Several since have been devastating, including one in in what is now Bihar state that killed more than 10, people. In another tremor the Bhuj earthquake , farther from the mountains, in Gujarat state, was less powerful but…. More About Earthquake 83 references found in Britannica articles Assorted References aftershocks In aftershock association with volcanic eruptions In volcano infrasonic waves In infrasonics In infrasonics internal structure of Earth In Earth exploration: Seismic refraction methods In Earth exploration: Conclusions about the deep Earth prediction and control In seismograph In geology: Earthquake prediction and control soil liquefaction In soil liquefaction caused by dams In Asia: Water resources View More.
Help us improve this article! Contact our editors with your feedback. Edit Mode. Similarly, it is necessary to determine to what extent these regulations take into consideration the earthquake hazard in the region, and whether they provide sufficient protection. To do this, engage the local engineering community, especially those serving with the local government, in discussions.
Similarly, it is necessary to understand when these standards were last revised, and how often revisions occur. Earthquake information and engineering developments are rapid, and standards that have not been revised for more than five years may not meet requirements for project design.
In such cases, more stringent design standards may have to be followed. Many provisions in the building standards, if implemented, are intended to ensure that structures can adequately resist seismic forces during earthquakes.
Building standards in some parts of the world are based on the required performance of a particular building in a future earthquake event.
It should be understood however, that the costs will increase substantially for higher performance levels. Hence, if such standards are in use in the project area, it is essential to understand and consider the performance required for each building in the project, and to set the building-performance goal needed for each.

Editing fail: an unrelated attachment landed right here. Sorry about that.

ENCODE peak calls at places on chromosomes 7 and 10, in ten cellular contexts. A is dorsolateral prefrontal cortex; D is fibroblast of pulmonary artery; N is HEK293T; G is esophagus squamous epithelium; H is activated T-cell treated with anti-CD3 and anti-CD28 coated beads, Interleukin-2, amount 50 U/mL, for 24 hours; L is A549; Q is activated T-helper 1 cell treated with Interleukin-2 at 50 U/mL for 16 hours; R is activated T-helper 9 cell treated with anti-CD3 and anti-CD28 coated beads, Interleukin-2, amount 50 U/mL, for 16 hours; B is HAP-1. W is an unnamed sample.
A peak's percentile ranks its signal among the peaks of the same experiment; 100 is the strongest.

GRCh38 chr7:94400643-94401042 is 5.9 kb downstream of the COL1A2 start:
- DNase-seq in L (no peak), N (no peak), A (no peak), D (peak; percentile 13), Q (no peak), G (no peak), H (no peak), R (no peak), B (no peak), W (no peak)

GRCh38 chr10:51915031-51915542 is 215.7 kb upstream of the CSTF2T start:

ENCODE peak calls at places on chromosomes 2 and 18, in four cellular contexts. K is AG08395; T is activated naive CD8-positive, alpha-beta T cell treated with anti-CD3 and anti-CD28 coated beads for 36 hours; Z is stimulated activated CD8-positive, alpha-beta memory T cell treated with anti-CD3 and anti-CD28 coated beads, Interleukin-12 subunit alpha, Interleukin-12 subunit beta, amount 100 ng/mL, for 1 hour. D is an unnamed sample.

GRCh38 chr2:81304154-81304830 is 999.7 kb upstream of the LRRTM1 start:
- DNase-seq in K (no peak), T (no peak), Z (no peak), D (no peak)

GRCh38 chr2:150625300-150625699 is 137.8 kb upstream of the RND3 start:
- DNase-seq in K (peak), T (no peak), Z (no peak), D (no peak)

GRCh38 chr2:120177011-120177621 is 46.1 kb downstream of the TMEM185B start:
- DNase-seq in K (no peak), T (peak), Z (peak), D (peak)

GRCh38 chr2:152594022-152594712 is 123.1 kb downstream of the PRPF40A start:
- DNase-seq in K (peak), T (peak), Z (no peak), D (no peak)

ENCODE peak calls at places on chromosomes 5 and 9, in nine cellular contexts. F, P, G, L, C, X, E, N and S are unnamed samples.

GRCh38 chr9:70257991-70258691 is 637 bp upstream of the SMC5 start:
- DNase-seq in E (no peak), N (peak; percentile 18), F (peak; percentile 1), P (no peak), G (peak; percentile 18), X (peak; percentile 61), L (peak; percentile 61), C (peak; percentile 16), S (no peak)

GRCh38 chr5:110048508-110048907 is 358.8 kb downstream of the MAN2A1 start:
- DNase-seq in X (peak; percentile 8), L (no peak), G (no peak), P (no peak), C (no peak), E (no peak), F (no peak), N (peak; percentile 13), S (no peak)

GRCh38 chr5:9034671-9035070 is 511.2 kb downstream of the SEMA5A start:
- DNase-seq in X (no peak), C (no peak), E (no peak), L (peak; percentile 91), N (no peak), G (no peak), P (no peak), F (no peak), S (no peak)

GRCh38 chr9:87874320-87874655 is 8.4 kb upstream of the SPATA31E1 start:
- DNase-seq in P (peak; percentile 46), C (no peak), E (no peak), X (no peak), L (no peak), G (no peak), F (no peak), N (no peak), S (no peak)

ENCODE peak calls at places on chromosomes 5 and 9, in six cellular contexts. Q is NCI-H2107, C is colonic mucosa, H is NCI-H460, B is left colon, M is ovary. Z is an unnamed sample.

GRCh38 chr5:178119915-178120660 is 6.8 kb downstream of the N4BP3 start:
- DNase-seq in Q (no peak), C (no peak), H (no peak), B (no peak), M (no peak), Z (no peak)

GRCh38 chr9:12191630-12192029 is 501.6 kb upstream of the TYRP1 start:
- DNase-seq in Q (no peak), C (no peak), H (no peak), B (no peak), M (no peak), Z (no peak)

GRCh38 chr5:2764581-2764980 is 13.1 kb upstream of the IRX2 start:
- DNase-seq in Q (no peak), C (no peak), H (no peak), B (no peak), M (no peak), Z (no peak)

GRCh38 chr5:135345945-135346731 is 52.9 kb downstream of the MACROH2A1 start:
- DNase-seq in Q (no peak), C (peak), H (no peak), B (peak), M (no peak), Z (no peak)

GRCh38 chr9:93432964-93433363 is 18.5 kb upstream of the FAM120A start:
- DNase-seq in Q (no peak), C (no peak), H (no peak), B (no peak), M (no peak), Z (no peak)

According to the building standards in some countries, the design will be influenced by how important the building is depending upon the functional use of the building, the hazardous consequences of its failure, its post-earthquake functional needs, historical value, occupancy or economic importance.
An Importance Factor say 1. This however, is still an indirect approach. More direct and better approaches are also available for important facilities see Design Considerations. If the local building codes do not reflect the seismicity of the area, consider adopting and complying with building standards from other regions sharing similar geological conditions and earthquake hazards.
In many countries, seismic hazard is not considered in building standards either because these are rare events or because the earthquake history is incomplete. However, it should be remembered that rare events can happen within the lifespan of the building and result in large losses. More Information: Even though the area under consideration falls in medium hazard according to the information that is currently available, it is important to understand the geology of the project site.
This is one of the first steps in the design process and determines whether the project site is likely to be affected by ground failure or other site-hazards during a future earthquake. Maps showing landslide hazard, liquefaction potential defined below , shaking amplification due to soft soil, and active fault zones may be available with the local emergency management officials or may be a part of a seismic microzonation study report.
The foundation is the lowest part of a building which interacts with the soil and transmits the load of the structure to the soil below.
Before a foundation type is decided, it is necessary to understand the characteristics of the soil at the site of construction. This is done by soil investigations which should be conducted by a geotechnical engineer who will test the soil at the site and will prepare a report that indicates physical properties of the soil, its bearing capacity, chemical composition, its liquefaction see below potential, the stability of natural slopes and other considerations for design.
The soil properties can vary from place to place and from layer to layer, even within the proposed project. It is thus very important for projects to undertake these tests, as buildings based on unfavorable soils can experience excessive ground motion or be subjected to the effects of liquefaction and ground failure.
The results of the soil studies and their analysis will be used by structural designers to design the foundations and structural elements required for earthquake resistance of the buildings.
Site Hazards: Make sure to select sites with minimal site hazards if possible. Ensure that the proposed project is not built on or in close proximity to active earthquake faults. The project site should not be exposed to falling rocks and landslides from nearby mountains.